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Updating beliefs in changing environments can be driven by gradually adapting expectations or by relying on inferred hidden states (i.e. contexts), and changes therein. Previous work suggests that increased reliance on context could underly fear relapse phenomena that hinder clinical treatment of anxiety disorders. We test whether trait anxiety variations in a healthy population influence how much individuals rely on hidden-state inference. In a Pavlovian learning task, participants observed cues that predicted an upcoming electrical shock with repeatedly changing probability, and were asked to provide expectancy ratings on every trial. We show that trait anxiety is associated with steeper expectation switches after contingency reversals and reduced oddball learning. Furthermore, trait anxiety is related to better fit of a state inference, compared to a gradual learning, model when contingency changes are large. Our findings support previous work suggesting hidden-state inference as a mechanism behind anxiety-related to fear relapse phenomena.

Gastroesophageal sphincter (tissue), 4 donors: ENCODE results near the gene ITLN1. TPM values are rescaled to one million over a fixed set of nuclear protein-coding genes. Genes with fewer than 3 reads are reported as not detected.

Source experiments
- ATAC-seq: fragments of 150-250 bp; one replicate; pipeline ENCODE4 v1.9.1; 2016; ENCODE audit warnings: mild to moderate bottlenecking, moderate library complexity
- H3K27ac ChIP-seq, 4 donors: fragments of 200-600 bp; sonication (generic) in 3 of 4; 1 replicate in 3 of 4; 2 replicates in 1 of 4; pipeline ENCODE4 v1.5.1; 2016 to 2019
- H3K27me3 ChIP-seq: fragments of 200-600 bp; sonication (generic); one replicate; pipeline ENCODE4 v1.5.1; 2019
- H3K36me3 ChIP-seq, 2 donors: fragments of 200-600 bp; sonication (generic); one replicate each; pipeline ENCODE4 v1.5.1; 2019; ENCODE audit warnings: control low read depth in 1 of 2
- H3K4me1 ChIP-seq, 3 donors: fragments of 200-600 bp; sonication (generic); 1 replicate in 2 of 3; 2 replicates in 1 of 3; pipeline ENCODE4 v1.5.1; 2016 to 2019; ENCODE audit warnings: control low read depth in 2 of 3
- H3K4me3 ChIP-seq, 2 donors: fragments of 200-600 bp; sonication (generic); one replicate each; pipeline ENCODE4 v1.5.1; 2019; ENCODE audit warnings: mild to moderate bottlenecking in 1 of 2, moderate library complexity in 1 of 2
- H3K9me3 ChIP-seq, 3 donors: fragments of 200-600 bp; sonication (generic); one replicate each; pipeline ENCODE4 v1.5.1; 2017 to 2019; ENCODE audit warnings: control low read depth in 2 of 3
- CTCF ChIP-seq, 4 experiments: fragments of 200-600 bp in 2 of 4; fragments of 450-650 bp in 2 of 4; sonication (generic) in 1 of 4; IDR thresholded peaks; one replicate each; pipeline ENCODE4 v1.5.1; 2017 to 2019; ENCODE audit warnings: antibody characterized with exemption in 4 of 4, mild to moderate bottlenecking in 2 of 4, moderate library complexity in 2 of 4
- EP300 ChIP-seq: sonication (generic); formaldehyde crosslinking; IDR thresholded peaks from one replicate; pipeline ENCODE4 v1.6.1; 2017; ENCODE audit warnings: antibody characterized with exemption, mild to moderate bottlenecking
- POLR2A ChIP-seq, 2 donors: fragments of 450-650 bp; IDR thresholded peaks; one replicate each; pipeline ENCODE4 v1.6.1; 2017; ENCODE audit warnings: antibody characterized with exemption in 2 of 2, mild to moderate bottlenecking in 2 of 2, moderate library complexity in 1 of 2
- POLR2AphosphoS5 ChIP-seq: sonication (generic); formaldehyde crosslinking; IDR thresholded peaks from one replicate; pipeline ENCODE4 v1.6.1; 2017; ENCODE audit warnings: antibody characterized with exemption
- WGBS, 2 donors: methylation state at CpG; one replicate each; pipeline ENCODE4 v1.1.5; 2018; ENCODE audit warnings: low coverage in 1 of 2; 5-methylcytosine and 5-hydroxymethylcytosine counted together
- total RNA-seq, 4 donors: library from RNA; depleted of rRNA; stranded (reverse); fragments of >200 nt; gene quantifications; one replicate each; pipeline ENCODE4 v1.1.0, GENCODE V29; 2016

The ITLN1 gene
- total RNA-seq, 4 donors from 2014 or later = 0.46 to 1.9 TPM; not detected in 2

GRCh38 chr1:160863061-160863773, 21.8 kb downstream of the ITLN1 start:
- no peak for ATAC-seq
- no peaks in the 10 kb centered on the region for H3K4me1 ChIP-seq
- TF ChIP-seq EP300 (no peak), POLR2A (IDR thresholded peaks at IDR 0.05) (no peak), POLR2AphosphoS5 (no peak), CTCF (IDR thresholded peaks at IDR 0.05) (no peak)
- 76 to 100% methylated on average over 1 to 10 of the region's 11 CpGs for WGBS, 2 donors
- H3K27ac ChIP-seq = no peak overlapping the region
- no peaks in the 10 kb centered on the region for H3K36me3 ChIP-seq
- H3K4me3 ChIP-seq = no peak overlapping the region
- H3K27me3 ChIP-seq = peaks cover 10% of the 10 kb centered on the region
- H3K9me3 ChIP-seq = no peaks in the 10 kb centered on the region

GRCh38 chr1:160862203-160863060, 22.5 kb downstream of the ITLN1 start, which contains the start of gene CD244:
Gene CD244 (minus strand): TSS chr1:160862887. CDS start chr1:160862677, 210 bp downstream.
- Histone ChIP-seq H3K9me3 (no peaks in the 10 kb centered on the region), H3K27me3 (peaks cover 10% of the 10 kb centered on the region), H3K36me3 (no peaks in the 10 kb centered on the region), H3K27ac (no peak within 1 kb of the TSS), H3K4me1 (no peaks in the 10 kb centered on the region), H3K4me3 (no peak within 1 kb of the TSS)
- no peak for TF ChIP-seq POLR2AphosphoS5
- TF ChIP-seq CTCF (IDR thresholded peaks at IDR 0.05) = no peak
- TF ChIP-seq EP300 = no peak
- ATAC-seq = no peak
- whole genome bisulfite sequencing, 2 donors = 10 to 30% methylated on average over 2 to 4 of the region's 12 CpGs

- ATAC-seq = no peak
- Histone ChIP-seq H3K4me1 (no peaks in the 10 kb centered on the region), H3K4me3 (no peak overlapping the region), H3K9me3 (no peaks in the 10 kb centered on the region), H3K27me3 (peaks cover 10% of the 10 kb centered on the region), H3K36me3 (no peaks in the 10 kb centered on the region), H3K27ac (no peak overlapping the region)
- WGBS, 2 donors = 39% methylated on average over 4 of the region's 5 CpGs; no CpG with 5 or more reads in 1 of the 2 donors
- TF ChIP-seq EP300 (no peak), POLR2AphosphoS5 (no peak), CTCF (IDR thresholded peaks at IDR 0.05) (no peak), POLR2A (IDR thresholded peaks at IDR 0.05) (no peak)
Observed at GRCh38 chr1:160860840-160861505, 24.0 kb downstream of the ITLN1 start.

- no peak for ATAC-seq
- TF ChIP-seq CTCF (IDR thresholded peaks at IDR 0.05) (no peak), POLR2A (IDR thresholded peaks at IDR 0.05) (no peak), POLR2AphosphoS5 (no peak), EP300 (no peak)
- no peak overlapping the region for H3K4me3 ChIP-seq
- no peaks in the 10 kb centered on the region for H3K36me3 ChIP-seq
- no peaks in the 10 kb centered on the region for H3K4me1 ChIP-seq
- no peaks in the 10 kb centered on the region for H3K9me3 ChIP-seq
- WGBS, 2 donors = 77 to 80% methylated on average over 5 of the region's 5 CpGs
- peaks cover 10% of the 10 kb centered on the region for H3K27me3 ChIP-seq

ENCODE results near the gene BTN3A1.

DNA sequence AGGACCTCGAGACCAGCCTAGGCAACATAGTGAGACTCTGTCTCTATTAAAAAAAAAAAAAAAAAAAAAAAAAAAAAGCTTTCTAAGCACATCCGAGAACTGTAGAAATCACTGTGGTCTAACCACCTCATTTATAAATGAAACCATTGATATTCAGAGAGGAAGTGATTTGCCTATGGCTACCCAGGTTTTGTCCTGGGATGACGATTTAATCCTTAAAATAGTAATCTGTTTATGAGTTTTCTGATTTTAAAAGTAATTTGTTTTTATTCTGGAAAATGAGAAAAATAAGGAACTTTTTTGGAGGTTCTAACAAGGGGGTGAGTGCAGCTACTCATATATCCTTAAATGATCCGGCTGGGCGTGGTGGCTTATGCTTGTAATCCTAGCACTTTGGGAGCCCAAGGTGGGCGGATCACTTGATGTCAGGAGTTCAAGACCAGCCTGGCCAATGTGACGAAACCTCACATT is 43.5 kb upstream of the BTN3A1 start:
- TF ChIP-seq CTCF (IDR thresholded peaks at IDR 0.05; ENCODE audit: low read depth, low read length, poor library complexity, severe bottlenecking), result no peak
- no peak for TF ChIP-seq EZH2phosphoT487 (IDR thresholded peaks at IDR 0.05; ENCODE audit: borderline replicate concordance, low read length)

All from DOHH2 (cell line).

Original publication




Journal article


Nat Commun

Publication Date





Humans, Reversal Learning, Conditioning, Classical, Anxiety, Fear, Anxiety Disorders